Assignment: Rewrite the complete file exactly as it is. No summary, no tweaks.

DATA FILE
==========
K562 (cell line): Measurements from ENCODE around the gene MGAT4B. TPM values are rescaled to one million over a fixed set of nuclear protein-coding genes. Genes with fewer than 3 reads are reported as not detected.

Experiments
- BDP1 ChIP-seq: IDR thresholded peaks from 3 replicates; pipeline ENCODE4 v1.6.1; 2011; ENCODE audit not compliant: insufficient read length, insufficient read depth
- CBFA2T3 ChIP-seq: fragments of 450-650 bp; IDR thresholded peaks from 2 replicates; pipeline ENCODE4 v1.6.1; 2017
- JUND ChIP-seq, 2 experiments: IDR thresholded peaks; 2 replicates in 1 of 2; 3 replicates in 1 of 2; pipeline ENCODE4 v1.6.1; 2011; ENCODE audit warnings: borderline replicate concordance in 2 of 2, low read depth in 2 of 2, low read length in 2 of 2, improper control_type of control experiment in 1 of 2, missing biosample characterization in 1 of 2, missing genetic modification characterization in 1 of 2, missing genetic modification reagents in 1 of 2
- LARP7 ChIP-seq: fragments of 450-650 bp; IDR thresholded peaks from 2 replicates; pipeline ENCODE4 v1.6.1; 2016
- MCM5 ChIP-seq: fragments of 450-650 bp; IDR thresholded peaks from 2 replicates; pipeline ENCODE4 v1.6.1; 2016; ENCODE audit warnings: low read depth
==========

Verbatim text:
K562 (cell line): Measurements from ENCODE around the gene MGAT4B. TPM values are rescaled to one million over a fixed set of nuclear protein-coding genes. Genes with fewer than 3 reads are reported as not detected.

Experiments
- BDP1 ChIP-seq: IDR thresholded peaks from 3 replicates; pipeline ENCODE4 v1.6.1; 2011; ENCODE audit not compliant: insufficient read length, insufficient read depth
- CBFA2T3 ChIP-seq: fragments of 450-650 bp; IDR thresholded peaks from 2 replicates; pipeline ENCODE4 v1.6.1; 2017
- JUND ChIP-seq, 2 experiments: IDR thresholded peaks; 2 replicates in 1 of 2; 3 replicates in 1 of 2; pipeline ENCODE4 v1.6.1; 2011; ENCODE audit warnings: borderline replicate concordance in 2 of 2, low read depth in 2 of 2, low read length in 2 of 2, improper control_type of control experiment in 1 of 2, missing biosample characterization in 1 of 2, missing genetic modification characterization in 1 of 2, missing genetic modification reagents in 1 of 2
- LARP7 ChIP-seq: fragments of 450-650 bp; IDR thresholded peaks from 2 replicates; pipeline ENCODE4 v1.6.1; 2016
- MCM5 ChIP-seq: fragments of 450-650 bp; IDR thresholded peaks from 2 replicates; pipeline ENCODE4 v1.6.1; 2016; ENCODE audit warnings: low read depth